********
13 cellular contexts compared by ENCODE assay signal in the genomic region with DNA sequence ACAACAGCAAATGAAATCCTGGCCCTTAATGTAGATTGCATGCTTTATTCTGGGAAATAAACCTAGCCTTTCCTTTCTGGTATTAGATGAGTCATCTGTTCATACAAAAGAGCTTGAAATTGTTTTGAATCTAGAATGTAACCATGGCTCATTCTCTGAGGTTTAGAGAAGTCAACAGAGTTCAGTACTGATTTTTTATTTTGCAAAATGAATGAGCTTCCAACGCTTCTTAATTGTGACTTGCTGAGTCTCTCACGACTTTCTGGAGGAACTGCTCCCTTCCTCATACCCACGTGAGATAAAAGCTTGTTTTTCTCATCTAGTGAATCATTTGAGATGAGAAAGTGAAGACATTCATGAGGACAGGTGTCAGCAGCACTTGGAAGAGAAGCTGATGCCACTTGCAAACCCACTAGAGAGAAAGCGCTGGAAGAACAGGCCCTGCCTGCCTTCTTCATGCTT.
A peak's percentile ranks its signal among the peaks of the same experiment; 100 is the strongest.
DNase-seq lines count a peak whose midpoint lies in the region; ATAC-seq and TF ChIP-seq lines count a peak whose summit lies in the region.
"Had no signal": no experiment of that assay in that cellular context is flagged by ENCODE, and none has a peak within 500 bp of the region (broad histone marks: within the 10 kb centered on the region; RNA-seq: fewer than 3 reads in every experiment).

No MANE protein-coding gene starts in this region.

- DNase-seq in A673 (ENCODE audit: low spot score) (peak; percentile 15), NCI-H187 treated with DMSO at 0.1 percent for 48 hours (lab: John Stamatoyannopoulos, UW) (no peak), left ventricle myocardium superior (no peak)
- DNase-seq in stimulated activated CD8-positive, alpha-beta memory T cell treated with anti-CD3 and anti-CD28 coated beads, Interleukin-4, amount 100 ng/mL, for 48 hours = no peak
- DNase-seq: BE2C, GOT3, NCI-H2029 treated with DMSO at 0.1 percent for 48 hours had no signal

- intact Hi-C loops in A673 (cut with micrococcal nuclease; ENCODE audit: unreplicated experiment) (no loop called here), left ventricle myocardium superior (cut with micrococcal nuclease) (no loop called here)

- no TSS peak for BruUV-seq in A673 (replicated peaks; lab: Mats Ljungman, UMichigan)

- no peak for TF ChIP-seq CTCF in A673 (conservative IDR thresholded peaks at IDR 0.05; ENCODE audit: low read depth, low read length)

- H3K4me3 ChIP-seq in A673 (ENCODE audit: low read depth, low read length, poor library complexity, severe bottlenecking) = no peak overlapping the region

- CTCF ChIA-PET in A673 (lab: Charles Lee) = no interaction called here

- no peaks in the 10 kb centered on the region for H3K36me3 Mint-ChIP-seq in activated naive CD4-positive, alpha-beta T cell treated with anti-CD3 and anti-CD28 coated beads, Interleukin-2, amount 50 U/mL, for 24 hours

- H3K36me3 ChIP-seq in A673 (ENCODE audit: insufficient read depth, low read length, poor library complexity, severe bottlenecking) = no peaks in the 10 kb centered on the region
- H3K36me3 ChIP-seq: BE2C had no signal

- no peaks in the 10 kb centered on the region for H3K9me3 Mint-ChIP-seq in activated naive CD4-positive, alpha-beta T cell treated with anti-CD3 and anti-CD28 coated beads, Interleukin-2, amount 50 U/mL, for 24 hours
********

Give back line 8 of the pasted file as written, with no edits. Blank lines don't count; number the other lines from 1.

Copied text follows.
- DNase-seq: BE2C, GOT3, NCI-H2029 treated with DMSO at 0.1 percent for 48 hours had no signal